Spring Garden surprises principal on his 50th NORTH--Manchester * Hampstead * Lineboro


February 24, 1993|By PAT BRODOWSKI

The computer-generated signs read like the Burma Shave models of a generation ago:

"I'm a buck -- you're a doe -- Mr. Bair -- is the Big 5-0."

Lots of similar messages were posted yesterday in the corridors of Spring Garden Elementary School. Larry Bair, the principal, had reached the half-century mark. The entire school was in on a surprise birthday celebration.

Mr. Bair found his office stuffed with black balloons. The school foyer was draped in black and white crepe stars and streamers.

Teachers and staff members wore black armbands.

More signs and banners were hung in the school's hallways.

"It's nifty to be 50," said one.

A triangular poster detailed Mr. Bair's age as a pyramid of time. Starting with "26,280,000 minutes" on the bottom, the pyramid climbed quickly upward to "438,000 hours," to "17,250 days," and, finally, to "50 years" and " 1/2 century" at the top.

The 694 school children wore teddy bear coupons. Each teddy would grant the child "a bear hug from a 50-year-old man," said learning resources teacher Loretta Basler.

"We're celebrating all day long," she said.

Mrs. Basler and teachers Marty Dickinson, Jim Robinson and Barbara Boose were co-conspirators who had put their flair for the humorous to work.

"It's a nice big committee," said Mrs. Basler, with glee. "It takes a number of us to do dirty work."

In the afternoon, a bear took the faculty meeting by surprise and shuffled in to deliver Mr. Bair a bear hug of his own. Then the bear sang songs and recited teasing poems written by the staff. Bearing the fur was a PTA parent.

The teachers also gave Mr. Bair a special gift -- a videotape sent by his daughter, who lives in Australia.

"We like him a whole lot, or we wouldn't do this to him," said Mrs. Basler. "He's been a good principal for a long time. He's a good guy."


Striped ponchos, floral skirts, bare feet in sandals, and straw sombreros. About 15 teachers and student teachers, 310 kids and 40 volunteer parents dressed their Latin American best for Fiesta Day at North Carroll Middle School last Friday.

There were taste teasers from 113 student chefs, who prepared Latin-American foods while their classmates watched.

Kristen Brodie stirred up a cool guacamole. With the heavy seeds poking through as she stirred the avocado dip, you could see that she'd taken a culinary risk.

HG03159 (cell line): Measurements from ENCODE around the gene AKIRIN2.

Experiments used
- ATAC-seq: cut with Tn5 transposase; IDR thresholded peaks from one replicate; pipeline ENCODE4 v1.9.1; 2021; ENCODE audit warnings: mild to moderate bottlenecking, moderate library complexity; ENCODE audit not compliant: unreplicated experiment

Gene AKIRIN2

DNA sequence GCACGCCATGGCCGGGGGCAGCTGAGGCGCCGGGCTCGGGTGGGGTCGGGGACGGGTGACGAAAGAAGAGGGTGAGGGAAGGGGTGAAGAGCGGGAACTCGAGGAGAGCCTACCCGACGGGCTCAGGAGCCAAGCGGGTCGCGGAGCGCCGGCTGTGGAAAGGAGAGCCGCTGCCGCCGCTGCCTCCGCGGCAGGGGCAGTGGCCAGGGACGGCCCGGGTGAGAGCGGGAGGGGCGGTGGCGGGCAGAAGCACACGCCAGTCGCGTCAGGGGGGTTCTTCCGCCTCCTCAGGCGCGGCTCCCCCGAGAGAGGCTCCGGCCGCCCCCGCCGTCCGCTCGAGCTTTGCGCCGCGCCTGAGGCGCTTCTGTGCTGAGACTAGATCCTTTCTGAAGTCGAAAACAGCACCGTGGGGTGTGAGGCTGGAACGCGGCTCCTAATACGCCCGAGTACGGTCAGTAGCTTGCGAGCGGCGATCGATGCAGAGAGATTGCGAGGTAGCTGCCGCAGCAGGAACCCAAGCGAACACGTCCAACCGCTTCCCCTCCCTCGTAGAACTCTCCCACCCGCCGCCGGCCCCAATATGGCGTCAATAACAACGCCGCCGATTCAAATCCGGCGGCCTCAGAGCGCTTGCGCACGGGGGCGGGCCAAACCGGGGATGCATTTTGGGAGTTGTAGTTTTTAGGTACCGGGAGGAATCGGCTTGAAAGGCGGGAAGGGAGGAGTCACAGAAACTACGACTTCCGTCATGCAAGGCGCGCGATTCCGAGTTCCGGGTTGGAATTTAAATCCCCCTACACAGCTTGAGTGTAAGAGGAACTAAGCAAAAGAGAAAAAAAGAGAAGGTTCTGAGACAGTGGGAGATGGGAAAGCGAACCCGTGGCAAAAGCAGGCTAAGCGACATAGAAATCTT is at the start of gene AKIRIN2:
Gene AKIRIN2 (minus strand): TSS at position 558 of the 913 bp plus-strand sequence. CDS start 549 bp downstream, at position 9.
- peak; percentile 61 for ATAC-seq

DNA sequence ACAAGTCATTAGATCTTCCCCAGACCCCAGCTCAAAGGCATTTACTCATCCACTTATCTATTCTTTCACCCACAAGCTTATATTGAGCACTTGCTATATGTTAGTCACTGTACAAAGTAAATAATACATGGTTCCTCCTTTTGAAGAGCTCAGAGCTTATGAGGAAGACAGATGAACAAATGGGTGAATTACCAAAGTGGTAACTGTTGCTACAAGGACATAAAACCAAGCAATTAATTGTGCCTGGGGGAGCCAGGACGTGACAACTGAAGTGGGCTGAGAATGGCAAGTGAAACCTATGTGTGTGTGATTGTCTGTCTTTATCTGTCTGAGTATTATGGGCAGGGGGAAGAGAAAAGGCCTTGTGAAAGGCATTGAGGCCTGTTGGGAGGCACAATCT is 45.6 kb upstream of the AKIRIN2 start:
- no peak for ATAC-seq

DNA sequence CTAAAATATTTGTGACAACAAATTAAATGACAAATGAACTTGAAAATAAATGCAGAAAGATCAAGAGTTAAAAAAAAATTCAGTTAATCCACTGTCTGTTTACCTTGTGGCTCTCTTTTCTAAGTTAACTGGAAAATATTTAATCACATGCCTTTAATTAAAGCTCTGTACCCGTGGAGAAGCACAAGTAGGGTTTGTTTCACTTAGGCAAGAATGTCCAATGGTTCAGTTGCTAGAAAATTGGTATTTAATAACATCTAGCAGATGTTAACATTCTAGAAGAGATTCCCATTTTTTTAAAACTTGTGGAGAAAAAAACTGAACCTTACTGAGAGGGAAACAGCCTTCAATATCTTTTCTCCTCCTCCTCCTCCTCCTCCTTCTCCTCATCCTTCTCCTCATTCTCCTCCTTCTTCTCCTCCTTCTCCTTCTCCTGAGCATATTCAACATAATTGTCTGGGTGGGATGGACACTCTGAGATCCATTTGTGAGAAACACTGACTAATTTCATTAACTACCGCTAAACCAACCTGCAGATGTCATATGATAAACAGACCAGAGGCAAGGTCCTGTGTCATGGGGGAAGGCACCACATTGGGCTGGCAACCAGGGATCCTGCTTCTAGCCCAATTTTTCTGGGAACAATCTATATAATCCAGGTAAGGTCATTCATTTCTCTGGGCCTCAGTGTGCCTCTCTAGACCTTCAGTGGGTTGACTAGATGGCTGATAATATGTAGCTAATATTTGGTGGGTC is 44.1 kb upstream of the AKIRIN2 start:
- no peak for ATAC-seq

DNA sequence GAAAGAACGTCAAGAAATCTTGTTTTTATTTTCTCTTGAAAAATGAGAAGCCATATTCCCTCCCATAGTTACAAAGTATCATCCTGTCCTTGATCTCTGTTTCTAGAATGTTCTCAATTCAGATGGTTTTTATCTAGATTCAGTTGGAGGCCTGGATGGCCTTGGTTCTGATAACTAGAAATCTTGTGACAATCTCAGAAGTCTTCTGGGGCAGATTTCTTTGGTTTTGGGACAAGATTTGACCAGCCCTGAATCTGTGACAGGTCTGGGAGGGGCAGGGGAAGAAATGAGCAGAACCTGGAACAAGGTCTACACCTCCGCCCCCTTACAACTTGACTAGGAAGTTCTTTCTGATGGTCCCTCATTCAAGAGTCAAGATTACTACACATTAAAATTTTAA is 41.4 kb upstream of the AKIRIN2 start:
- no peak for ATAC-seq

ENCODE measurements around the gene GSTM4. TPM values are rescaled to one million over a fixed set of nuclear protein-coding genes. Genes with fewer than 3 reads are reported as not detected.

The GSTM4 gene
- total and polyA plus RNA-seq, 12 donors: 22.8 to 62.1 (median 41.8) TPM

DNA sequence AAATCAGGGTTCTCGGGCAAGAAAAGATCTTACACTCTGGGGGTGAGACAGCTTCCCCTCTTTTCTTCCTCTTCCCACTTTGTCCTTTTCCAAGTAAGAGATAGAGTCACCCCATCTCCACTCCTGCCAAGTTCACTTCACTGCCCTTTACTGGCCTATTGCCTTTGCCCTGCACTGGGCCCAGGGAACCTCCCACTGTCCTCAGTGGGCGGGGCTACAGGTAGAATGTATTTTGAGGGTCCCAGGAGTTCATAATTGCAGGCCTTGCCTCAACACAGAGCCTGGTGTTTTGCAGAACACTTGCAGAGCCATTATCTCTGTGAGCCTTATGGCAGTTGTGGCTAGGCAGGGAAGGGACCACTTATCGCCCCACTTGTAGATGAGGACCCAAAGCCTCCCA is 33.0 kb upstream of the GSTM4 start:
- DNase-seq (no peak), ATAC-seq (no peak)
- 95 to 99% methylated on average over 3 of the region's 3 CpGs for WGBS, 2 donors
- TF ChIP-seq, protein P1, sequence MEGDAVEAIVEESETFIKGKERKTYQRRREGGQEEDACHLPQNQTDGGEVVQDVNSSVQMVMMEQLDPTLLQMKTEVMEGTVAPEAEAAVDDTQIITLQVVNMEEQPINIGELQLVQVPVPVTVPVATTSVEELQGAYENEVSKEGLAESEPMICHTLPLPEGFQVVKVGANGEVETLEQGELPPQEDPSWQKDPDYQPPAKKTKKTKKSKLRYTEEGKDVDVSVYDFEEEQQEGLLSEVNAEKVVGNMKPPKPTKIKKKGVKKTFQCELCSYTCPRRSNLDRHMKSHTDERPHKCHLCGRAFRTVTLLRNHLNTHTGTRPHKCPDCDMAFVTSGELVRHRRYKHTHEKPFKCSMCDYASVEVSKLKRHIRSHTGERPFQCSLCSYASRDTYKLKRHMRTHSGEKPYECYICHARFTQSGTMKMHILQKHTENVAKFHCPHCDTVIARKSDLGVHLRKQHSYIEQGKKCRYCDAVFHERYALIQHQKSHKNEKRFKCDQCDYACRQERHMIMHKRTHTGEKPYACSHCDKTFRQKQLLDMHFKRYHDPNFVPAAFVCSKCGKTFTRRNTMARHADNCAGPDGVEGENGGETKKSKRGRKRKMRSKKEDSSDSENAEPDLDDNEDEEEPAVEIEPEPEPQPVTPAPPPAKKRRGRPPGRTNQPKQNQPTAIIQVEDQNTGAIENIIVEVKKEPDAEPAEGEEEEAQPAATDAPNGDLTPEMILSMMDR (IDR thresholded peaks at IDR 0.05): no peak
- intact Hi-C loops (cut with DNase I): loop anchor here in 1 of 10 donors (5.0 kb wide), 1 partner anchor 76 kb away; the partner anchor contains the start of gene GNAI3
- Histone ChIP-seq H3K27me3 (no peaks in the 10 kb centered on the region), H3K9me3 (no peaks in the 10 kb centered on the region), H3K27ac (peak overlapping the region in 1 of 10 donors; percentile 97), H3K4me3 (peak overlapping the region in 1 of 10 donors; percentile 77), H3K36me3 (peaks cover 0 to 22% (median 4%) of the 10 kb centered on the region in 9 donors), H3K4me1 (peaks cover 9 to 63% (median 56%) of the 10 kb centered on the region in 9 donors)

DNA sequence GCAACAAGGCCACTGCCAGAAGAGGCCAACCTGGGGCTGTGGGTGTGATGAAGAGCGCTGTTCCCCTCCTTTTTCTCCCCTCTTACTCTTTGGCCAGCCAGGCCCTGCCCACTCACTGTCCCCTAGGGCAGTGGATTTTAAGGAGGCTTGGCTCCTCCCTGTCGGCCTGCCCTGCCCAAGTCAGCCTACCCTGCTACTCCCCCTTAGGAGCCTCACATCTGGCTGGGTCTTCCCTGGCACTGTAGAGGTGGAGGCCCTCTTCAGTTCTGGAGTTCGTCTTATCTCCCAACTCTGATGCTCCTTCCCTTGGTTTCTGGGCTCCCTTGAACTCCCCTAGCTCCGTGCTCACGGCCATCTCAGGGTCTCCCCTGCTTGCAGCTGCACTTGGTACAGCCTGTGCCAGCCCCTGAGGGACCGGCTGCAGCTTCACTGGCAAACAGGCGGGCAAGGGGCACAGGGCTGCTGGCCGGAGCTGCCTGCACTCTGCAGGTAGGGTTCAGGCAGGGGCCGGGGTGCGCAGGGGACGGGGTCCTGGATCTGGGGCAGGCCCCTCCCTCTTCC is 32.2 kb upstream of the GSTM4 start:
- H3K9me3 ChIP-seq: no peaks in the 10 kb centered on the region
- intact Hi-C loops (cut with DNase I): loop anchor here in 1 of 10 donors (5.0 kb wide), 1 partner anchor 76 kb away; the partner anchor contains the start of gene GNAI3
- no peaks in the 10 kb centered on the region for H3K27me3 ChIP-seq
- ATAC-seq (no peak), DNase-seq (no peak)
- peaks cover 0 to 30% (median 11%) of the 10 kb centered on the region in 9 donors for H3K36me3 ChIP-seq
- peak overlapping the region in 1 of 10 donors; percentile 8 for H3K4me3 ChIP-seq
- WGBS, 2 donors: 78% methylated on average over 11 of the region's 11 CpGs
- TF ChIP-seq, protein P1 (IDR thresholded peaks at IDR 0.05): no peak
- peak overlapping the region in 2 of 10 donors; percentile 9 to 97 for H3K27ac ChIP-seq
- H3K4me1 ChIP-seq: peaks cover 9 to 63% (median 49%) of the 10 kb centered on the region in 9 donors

Kristen's grandmother, Lois Stout, eagerly spooned the guacamole onto taco chips. Classmates gave the treat a cool reception.

"They don't have adventurous tastes at this age," said Mrs. Stout.

In another room, Andrew Constantinides poured club soda into juices of orange and grape and tossed in cubed apples.

"I didn't know what sangria was until he made it the other day," said his father, John, who was on hand to help out.

Nearly 60 students gave short oral reports about the lives and times of ancient Inca, Maya and Aztec Indians.

Mike Rongione explained Mayan hieroglyphics. This picture language intricately combined plant and animal symbols the Mayas drew as puffy shapes.

He displayed a Mayan codex he'd made. A codex is a book of accordion-pleated paper, Mike said. He'd made his own from folded computer printout paper and bound it in fuzzy leopard skin.

Adam Smith described Mayan occupations, curiously similar to modern ones.

"There were a lot of jobs, but men had the most," he said. "They could be priests, farmers, toolmakers, sculptors. The women made clothing and put food on the table."

In the gym, Steve Shertzer entertained with rope and whip tricks. a professional cowboy who lives and works at River Valley Ranch in Millers. To illustrate the gauchos at work in Argentina, he arrived in his black Western shirt, brass-buckled belt and boots with spurs.

"Thunder spooks cattle quickly. They try to get away. That's known as a stampede," he said, fingering the narrow strand of braided leather known as a bullwhip. "If you can't get 'em turned, they're gonna flatten everything in their path, and that's gonna -- be you."

Whack! he snapped the whip. As the children shook in their seats, he continued, "What the cowboy found out is that the bullwhip works the same way."

Later, the students broke pinatas they'd constructed last week.

"They're loaded," Fiesta Day parent coordinator Sue Rittmeyer said beforehand. "When they burst, it will be bedlam."

Rebecca Dwyer took the lucky smash at one pinata hung by parents Senoras Joanne Diamond and Miriam Biblehimer. What was inside? "Candy!" exclaimed Rebecca.

Fiesta Day culminated six weeks of study of South America, Mexico, Central America, and the West Indies by the sixth-grade students and teachers Dave Renaut, Ralph Blevins and Don Abbey.


It was a comical whirlwind. While swinging bright green ropes, 277 children spent 180 minutes in a leaping frenzy last week during the Jump Rope for Heart at Spring Garden Elementary. They joined elementary and middle school children throughout Carroll County to benefit the American Heart Association.

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